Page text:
Two hours into the drive and the beauty was over-stimulating. I started to get tired of seeing vineyards and noticed that the towns were empty. “A lot of rich Dutch people have spent billions on properties here and then don’t use the villages until the height of summer”, G explained, spotting NL number plates ahead of us. It was disappointed to see the lack of life in the stunning villages which made me dream. One after the other, I found something more beautiful. A cafe/restaurant by a fountain, made out of crumbling ruins, or a castle/chateau with manicured gardens, or even simple farm houses with turquoise/blue shutters (my new favourite colour). Flowers were in full bloom and the pinks against the gold stone and blue shutters were postcard perfect. Flowers were an essential part of the landscape. I noticed that in some towns, the mass of flowers were the most alive thing there.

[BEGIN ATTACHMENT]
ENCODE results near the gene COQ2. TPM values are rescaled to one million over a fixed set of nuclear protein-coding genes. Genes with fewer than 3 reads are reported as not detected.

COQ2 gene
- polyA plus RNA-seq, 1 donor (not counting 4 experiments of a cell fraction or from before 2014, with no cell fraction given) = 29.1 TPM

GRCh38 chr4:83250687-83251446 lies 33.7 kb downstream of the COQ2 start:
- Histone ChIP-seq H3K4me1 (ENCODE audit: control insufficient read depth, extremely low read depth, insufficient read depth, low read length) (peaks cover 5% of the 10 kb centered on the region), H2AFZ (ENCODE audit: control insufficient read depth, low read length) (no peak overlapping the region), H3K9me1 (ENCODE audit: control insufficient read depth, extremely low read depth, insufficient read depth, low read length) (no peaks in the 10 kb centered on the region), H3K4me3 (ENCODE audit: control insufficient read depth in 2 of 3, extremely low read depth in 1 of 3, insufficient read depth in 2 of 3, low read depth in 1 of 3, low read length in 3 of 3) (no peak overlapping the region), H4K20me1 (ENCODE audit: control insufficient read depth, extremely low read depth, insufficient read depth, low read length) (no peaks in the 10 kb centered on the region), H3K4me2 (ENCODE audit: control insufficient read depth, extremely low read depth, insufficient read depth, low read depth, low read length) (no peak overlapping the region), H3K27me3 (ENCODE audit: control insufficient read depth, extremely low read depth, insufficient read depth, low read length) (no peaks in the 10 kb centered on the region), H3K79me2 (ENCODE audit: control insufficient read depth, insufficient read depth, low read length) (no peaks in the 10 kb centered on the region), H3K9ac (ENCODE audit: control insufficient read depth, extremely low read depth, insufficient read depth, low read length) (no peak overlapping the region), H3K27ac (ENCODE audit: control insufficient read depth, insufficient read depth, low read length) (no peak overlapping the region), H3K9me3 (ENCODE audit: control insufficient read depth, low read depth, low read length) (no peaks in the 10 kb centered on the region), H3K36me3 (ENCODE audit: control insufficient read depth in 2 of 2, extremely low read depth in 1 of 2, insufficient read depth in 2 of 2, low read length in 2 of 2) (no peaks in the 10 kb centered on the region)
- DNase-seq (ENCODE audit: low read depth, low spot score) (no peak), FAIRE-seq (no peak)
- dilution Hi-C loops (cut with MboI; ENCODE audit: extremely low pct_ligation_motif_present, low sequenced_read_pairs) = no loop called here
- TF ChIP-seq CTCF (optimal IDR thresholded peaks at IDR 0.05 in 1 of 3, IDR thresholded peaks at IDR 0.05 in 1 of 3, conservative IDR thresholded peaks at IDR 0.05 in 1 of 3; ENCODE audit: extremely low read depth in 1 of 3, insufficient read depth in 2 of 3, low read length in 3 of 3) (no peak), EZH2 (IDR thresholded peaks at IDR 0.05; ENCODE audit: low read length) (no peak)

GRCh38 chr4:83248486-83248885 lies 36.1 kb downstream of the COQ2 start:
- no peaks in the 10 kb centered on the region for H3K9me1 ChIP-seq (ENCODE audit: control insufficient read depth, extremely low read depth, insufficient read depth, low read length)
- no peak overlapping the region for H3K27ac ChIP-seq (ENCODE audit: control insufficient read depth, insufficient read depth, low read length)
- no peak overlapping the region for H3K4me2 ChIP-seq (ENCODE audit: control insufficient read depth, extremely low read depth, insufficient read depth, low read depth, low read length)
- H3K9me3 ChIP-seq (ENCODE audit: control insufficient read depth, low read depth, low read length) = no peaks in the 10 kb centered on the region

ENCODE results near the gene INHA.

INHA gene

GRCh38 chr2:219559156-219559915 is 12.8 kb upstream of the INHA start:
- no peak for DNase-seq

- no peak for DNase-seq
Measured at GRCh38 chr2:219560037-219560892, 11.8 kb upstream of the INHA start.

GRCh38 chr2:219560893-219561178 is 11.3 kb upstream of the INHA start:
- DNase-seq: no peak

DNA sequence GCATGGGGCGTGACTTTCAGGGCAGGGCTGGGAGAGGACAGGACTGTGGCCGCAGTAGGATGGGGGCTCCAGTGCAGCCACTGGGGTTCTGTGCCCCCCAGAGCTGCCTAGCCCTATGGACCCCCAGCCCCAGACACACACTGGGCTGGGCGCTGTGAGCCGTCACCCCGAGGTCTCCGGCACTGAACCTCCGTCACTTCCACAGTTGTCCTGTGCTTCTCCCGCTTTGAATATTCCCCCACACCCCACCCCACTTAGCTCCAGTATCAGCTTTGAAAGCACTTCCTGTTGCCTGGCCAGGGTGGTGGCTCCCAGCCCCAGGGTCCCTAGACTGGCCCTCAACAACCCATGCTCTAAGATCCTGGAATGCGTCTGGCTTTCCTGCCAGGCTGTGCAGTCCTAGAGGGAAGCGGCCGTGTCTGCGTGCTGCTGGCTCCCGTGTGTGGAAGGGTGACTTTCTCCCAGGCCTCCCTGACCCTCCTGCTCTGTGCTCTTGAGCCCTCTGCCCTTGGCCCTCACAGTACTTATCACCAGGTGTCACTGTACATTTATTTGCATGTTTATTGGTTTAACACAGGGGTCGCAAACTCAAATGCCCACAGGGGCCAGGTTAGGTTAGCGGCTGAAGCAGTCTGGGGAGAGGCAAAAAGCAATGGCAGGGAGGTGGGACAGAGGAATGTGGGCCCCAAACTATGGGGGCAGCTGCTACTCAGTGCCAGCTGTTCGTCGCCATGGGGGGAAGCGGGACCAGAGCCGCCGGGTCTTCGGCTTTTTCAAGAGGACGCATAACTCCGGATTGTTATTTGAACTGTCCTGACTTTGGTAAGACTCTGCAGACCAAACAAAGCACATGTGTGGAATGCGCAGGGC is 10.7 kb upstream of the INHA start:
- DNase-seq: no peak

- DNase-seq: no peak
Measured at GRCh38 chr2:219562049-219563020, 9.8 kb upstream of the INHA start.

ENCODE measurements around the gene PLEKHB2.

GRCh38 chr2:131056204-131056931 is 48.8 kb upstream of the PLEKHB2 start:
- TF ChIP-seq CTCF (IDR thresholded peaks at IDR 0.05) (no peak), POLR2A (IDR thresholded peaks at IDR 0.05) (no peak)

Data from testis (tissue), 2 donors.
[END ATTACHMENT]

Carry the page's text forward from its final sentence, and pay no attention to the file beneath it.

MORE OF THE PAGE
We drove back a quicker way – a lot less scenic – with plans to spend a day in noted villages that we had passed previously. We talked about business ventures and dreams and decided to come back for wine tasting soon. The French countryside is such a wonderful place to dream. It’s moments like this that I forgive cultural clashes and programming and just appreciate where I’ve chosen to live. All of it was beautiful but it’s the kind of beauty appreciated by a vacation rather than a photo. How do you chose to represent a small part of this place when it’s a place that needs to be experienced in its entirety – including the food, the art, the morning sun and the warm dusk aperitifs… I love being here. If only I could drop in my friends and a bit of the English culture I’d be even happier!